Initial claims are seen as a proxy for layoffs, but other separation measures show that layoffs have plateaued, or even increased this year. The Labor Department recorded 17.4 million layoffs and discharges during the first 10 months of the year, nearly unchanged from the same period in 2014. Outplacement consultants Challenger, Gray & Christmas report the number of layoffs announced by typically large companies through November was 28% higher than through the first 11 months of last year, partly reflecting cutbacks in the energy industry. Economists usually expect hiring to strengthen when new claims decline. But that hasn’t happened this year. Through November, employers added a monthly average of 210,000 jobs to payrolls.

For all of last year, the average was 260,000. The average level of weekly claims was about 10% higher in 2014. Claims readings could be distorted because a smaller share of those laid off are applying for benefits. The share of laid off workers seeking benefits has fallen this year to just above 50%, according to the National Employment Law Project, a group that advocates for the unemployed. The rate is down from record high of almost 80% just after the recession ended.

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Seen from miles away.

African Firms Hit by Dollar Shortages (WSJ)

Valentine Ozigbo is struggling to obtain a key construction ingredient as he refurbishes and builds hotels in Nigeria: the U.S. dollar. Some of Africa’s largest economies, including Nigeria, Angola, Ethiopia and Mozambique, are restricting access to the greenback to protect dwindling reserves. That is causing problems for businesses from Mr. Ozigbo’s Transcorp Hotels to international giants like General Electric and Coca-Cola, all of which are struggling to get the dollars they need for imports or to send profits back home. The shortage comes as the inflow of dollars from resource exports, from oil to cotton, has plummeted with the prices of these commodities. The commodity rout also is putting pressure on local currencies, which some central banks are trying to support with their dwindling supply of dollars.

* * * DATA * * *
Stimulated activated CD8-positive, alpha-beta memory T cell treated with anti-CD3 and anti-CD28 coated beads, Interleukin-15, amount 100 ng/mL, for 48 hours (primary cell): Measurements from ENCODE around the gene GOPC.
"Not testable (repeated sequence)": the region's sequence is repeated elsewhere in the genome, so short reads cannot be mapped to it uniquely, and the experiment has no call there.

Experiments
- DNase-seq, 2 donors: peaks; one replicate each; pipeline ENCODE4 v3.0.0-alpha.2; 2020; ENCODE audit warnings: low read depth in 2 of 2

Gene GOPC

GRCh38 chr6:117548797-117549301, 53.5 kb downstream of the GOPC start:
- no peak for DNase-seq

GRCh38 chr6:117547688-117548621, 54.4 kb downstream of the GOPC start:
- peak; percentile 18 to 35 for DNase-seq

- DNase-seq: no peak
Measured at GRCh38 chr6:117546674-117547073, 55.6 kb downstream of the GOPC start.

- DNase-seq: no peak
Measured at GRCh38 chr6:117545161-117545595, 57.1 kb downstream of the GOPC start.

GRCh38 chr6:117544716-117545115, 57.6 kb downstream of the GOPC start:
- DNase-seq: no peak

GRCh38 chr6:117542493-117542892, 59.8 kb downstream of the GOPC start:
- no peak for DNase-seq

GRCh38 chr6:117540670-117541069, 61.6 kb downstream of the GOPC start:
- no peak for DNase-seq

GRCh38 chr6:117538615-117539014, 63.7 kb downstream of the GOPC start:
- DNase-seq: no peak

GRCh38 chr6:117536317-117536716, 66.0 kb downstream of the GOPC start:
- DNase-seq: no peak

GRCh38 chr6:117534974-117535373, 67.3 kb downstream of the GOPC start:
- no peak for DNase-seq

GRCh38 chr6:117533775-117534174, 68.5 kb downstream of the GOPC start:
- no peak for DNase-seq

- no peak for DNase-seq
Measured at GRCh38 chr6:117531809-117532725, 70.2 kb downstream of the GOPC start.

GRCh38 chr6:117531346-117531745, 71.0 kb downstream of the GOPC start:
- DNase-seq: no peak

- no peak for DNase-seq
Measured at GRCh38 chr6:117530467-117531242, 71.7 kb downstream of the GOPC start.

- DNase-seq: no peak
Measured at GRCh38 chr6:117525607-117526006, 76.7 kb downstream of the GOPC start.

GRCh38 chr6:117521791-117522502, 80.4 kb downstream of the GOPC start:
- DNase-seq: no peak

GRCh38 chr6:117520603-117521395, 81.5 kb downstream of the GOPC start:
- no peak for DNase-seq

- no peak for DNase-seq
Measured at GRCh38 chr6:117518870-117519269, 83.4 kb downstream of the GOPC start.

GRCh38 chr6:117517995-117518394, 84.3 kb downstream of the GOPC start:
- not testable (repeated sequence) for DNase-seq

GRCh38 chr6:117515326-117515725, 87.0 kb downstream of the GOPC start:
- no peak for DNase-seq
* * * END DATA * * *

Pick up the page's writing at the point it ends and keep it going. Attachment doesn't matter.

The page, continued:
This dollar squeeze is frustrating investors, increasing costs and delaying projects. It may hamper future investment in countries reeling from the fall in commodity prices. “It’s been a rough ride for a lot of companies in Nigeria, if not all the companies,” said Mr. Ozigbo, chief executive of Transcorp Hotels. Nigeria gets more than 90% of its foreign-currency reserves from oil exports. Since June 20, 2014, when the U.S. oil price was at $107.26, the U.S. oil price has declined 66% through Tuesday’s close of $36.14, amid oversupply and weak growth in demand. Oil’s decline sent the value of the naira, Nigeria’s currency, sharply lower at the start of the year. In March, the Central Bank of Nigeria fixed its exchange rate at around 199 naira to the dollar. By this month, its currency reserves were down 18% to $29.5 billion from the same month last year.

In the summer, the central bank introduced a list of 41 items, from meat to concrete, that it won’t release dollars for. But no matter what a buyer wants their dollars for, their request has to be vetted against this list, slowing down any attempt to buy the currency. Angola now lists industries—including the oil and food sectors—that have priority for the country’s dollar reserves, In Mozambique, the government requires companies to convert half of any dollar revenues into the local currency, as it looks to shore up its reserves. “It’s obviously not like it used to be, where you would go to the bank and get your dollars,” said Jay Ireland, the Africa chief executive officer for GE. “Now it’s a process that they require and it takes longer,” he said, talking about Nigeria and Angola.